FEDERAL LEGISLATION: Senate and House Democrats Push for DC Statehood in S. 51 and H.R. 51 bills -- “The Washington, D.C. Admission Act”

The twenty-third (23) amendment to the Constitution specifically provides, as follows:

“Section 1—The District constituting the seat of Government of the United States shall appoint in such manner as the Congress may direct:

A number of electors of President and Vice President equal to the whole number of Senators and Representatives in Congress to which the District would be entitled if it were a State, but in no event more than the least populous State; they shall be in addition to those appointed by the States, but they shall be considered, for the purposes of the election of President and Vice President, to be electors appointed by a State; and they shall meet in the District and perform such duties as provided by the twelfth article of amendment.

Section 2—The Congress shall have power to enforce this article by appropriate legislation.”

The twenty-third (23) amendment to the Constitution specifically provides, as follows:

“Section 1—The District constituting the seat of Government of the United States shall appoint in such manner as the Congress may direct:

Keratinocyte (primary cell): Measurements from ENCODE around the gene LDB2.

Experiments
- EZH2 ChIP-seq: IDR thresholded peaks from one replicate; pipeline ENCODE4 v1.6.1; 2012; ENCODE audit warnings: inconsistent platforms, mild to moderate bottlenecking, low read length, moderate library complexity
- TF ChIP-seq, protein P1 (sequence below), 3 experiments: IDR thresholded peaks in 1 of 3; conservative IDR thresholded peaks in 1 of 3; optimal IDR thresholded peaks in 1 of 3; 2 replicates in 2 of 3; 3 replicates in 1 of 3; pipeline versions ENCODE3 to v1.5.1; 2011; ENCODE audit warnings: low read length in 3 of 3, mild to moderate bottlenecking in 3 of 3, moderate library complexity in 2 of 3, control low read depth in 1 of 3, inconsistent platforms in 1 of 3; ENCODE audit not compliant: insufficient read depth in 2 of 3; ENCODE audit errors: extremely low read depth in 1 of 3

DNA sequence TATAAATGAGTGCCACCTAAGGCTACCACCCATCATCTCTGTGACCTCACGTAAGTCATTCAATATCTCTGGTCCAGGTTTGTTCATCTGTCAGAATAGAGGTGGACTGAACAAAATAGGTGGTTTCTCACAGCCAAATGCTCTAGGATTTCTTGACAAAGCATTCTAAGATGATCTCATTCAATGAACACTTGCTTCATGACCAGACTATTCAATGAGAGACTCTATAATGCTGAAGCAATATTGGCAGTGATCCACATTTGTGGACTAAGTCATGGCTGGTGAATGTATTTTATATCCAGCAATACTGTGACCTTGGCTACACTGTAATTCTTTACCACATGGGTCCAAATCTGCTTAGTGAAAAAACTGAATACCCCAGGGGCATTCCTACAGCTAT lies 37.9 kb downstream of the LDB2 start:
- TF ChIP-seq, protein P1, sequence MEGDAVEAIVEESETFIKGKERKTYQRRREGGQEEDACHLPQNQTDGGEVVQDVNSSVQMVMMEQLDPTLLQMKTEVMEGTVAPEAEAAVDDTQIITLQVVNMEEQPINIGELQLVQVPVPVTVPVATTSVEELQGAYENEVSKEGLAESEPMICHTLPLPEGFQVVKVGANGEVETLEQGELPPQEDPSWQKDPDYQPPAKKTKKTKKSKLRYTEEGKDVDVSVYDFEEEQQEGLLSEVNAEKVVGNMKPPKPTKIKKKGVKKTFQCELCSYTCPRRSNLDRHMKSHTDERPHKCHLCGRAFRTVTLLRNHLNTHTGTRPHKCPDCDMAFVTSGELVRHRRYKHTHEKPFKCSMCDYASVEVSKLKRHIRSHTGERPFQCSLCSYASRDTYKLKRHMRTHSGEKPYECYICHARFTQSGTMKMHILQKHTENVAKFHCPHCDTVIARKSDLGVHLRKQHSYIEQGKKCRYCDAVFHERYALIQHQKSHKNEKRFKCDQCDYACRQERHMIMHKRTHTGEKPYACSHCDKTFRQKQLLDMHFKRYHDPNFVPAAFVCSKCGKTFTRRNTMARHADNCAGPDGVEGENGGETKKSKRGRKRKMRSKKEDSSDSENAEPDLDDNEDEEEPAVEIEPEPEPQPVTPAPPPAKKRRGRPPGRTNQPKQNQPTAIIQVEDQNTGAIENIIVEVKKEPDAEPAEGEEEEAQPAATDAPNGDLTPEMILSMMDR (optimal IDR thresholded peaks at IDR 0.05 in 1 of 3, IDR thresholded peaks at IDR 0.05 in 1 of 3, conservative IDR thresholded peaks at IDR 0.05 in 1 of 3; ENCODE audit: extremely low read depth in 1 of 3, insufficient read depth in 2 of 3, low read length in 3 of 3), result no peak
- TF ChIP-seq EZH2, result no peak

A number of electors of President and Vice President equal to the whole number of Senators and Representatives in Congress to which the District would be entitled if it were a State, but in no event more than the least populous State; they shall be in addition to those appointed by the States, but they shall be considered, for the purposes of the election of President and Vice President, to be electors appointed by a State; and they shall meet in the District and perform such duties as provided by the twelfth article of amendment.

Section 2—The Congress shall have power to enforce this article by appropriate legislation.”

The twenty-third amendment extends the right to vote in presidential elections to residents residing in the District of Columbia. The District has representation in Congress—Eleanor Holmes Norton—a non-voting delegate and it has three electoral votes, the same as Wyoming, the least populous State. Yet, to hear Democrats tell it, residents of the District have been “disenfranchised for the last 200 years and denied democracy.”  (Mayor Muriel Bowser).

Pretty soon, the House will begin hearings on H.R. 51, the “Washington, D.C. Admission Act”.  The bill provides, among other things: 

  1. The District of Columbia will become the “State of Washington, Douglass Commonwealth” and will be imbued with all the rights, privileges, and obligations of every other state.
  2. All lands, buildings, and property owned or controlled by the District of Columbia, except for Federal and military lands, monuments, the White House, the Capitol Building, the United States Supreme Court building, and the Federal executive, legislative and judicial office buildings located adjacent to the Mall and the Capitol building, will automatically become the lands, buildings, and property owned or controlled by the State of Washington, Douglass Commonwealth.  District territory excluded from the commonwealth shall be known as the “Capital” and shall be the seat of the federal government. Metes and bounds are specified within the bills.